...we present the results of running the benchmark on a 100-node cluster to execute each task. We tested the publicly available open-source version of MapReduce, Hadoop , against two parallel SQL DBMSs, Vertica  and a second system from a major relational vendor.
First, as we demonstrate in Section 4, at 100 nodes the two parallel DBMSs range from a factor of 3.1 to 6.5 faster than MapReduce on a variety of analytic tasks. While MR may indeed be capable of scaling up to 1000s of nodes, the superior efﬁciency of modern DBMSs alleviates the need to use such massive hardware on datasets in the range of 1–2PB (1000 nodes with 2TB of disk/node has a total disk capacity of 2PB). For example, eBay’s Teradata conﬁguration uses just 72 nodes (two quad-core CPUs, 32GB RAM, 104 300GB disks per node) to manage approximately 2.4PB of relational data. As another example, Fox Interactive Media’s warehouse is implemented using a 40-node Greenplum DBMS. Each node is a Sun X4500 machine with two dual-core CPUs, 48 500GB disks, and 16 GB RAM (1PB total disk space) . Since few data sets in the world even approach a petabyte in size, it is not at all clear how many MR users really need 1,000 nodes.
In section 3.1 there's some points made about the advantages of databases over MR in relation to data integrity, "...a MR framework and its underlying distributed storage system has no knowledge of these rules, and thus allows input data to be easily corrupted with bad data. By again separating such constraints from the application and enforcing them automatically by the run time system, as is done by all SQL DBMSs, the integrity of the data is enforced without additional work on the programmer’s behalf."
They mention that "all DBMSs require that data conform to a well-deﬁned schema, whereas MR permits data to be in any arbitrary format. Other differences also include how each system provides indexing and compression optimizations, programming models, the way in which data is distributed, and query execution strategies."
If you strip it away they are talking about text processing versus indexed data structures (and other parts of a DBMS).
For loading, "Without using either block-or record-level compression, Hadoop clearly outperforms both DBMS-X and Vertica since each node is simply copying each datafile from the local disk into the local HDFS instance and then distributing two replicas to other nodes in the cluster." The obvious difference to me would be that the SQL databases are creating "...a hash partitioned across all nodes on the salient attribute for that particular table, and then sorted and indexed on different attributes..."
For text processing, they note that the main problems with Hadoop are the start-up costs (10-25 seconds before all Map tasks start) and during the Reduce phase the cost of combining many small files. When you are comparing a fully indexed system versus text processing then you would expect the indexed system to be faster. Compression was also considered an advantage in the systems like Vertica's over Hadoop - where it actually reduced performance. It depends on the work being done whether the overhead of compression is worth the overhead so obviously - it's not explained why compression was a negative for Hadoop.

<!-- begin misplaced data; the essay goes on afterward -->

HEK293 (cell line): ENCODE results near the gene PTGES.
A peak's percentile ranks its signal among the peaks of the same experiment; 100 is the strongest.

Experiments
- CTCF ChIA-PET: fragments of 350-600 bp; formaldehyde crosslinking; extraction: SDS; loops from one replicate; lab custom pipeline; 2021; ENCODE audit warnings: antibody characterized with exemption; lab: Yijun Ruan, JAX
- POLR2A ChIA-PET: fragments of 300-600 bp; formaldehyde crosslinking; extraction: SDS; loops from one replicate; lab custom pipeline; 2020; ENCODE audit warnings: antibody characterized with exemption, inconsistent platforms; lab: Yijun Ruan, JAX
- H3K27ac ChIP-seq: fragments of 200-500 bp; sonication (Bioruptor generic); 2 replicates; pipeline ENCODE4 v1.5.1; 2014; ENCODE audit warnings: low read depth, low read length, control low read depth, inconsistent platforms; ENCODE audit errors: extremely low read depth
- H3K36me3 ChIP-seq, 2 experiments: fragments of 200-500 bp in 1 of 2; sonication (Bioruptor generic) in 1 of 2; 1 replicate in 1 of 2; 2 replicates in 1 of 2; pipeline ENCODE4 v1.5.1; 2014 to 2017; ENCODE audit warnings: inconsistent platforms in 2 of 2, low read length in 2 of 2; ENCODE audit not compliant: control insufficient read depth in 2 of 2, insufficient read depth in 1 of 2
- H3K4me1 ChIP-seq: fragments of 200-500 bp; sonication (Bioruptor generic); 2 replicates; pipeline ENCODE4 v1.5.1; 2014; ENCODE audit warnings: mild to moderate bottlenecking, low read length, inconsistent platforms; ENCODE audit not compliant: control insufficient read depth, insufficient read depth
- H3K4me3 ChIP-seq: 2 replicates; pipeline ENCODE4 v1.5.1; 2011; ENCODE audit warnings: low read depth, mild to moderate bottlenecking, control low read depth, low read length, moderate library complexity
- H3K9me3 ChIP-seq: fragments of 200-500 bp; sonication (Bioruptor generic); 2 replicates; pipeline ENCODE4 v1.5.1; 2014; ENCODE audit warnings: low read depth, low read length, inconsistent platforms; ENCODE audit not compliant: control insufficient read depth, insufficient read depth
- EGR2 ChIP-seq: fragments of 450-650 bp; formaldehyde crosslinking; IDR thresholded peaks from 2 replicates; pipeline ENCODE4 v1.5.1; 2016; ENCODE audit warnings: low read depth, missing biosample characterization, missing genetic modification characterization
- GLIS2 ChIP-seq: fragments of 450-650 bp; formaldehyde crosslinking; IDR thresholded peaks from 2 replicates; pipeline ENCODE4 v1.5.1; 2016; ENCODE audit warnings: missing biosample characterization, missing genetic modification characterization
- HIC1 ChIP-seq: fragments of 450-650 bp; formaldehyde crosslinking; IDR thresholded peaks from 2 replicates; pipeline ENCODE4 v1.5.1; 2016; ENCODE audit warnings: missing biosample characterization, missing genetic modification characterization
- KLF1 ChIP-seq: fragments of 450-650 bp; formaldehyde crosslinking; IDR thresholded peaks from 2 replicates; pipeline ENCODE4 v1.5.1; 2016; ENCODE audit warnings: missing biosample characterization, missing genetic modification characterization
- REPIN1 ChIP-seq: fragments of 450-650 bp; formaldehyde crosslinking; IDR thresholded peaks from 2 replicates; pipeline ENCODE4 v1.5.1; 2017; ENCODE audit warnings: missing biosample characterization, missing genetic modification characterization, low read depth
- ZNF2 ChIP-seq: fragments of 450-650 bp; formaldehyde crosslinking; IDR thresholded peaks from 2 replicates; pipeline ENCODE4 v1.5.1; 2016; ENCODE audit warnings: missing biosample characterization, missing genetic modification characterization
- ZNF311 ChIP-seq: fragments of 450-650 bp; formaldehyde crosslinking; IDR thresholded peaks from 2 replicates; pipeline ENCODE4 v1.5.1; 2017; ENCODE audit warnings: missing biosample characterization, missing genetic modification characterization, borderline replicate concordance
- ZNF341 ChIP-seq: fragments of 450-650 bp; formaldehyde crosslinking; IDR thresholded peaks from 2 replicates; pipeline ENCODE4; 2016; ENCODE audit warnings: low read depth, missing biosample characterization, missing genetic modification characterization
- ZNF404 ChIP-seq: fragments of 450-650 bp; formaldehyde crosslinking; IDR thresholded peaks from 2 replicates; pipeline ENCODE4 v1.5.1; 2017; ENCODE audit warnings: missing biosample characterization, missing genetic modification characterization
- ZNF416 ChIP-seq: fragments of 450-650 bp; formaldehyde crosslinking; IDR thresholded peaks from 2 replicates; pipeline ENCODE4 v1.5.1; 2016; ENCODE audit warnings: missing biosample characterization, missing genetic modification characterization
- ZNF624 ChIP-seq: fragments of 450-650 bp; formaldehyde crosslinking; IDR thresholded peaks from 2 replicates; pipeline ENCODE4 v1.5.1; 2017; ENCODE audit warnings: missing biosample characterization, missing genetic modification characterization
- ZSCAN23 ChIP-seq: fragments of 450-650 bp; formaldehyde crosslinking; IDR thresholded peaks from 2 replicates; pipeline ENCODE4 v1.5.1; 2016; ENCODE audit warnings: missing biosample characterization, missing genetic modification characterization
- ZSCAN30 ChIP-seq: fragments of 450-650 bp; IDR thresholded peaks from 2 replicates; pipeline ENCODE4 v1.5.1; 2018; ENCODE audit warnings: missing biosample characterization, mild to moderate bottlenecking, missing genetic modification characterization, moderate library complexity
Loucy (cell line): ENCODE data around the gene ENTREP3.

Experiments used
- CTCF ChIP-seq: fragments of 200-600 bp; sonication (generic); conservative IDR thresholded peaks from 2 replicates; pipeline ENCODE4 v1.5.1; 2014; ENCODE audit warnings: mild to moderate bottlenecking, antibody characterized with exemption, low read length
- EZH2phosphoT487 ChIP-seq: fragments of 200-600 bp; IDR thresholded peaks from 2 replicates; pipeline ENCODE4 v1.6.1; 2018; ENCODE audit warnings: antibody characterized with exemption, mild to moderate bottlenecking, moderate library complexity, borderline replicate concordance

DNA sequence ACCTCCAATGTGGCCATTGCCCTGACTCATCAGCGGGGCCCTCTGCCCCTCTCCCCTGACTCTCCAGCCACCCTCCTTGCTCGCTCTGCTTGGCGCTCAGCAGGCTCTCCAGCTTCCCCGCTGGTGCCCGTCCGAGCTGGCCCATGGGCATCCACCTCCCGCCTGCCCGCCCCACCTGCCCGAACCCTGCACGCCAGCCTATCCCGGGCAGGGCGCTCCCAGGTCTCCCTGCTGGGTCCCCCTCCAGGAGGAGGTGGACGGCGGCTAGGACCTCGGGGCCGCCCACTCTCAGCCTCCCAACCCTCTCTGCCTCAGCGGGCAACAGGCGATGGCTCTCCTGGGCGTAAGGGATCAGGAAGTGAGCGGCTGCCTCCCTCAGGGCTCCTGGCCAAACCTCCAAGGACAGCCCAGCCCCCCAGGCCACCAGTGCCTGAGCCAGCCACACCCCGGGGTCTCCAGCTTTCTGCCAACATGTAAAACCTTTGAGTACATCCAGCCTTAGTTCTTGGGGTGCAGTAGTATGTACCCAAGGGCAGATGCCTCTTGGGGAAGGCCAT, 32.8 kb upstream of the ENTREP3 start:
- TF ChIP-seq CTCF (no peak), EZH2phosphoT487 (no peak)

They also talk about the problems in setting up and configuring the parallel databases over Hadoop, which is not an insignificant difference when you are scaling to 100s and 1000s of nodes.
In the summary they talk about 25 years of database development and the advantages of B-Trees and column stores. It begs the question, then why wasn't a similar system used on the Hadoop infrastructure? MR is really more like distributed processing not an indexed, querying system.
If you took away the distributed layer what they are doing is comparing something like grep (a really bad implementation of grep) with Lucene or MySQL. Would anyone be surprised with the results then? A better comparison would've been comparing it against HBase or other distributed, indexed, data stores like Hive or Cloudbase.
Update: There's a good followup on the hadoop list by Jonathan Gray "Hadoop is not suited for random access, joins, dealing with subsets of
your data; ie. it is not a relational database! It's designed to
distribute a full scan of a large dataset, placing tasks on the same nodes
as the data its processing. The emphasis is on task scheduling, fault
tolerance, and very large datasets, low-latency has not been a priority.
There are no "indexes" to speak of, it's completely orthogonal to what it
does, so of course there is an enormous disparity in cases where that
makes sense. Yes, B-Tree indexes are a wonderful breakthrough in data
technology". He suggested Pig, Hive and Cascading would be more suitable for comparison.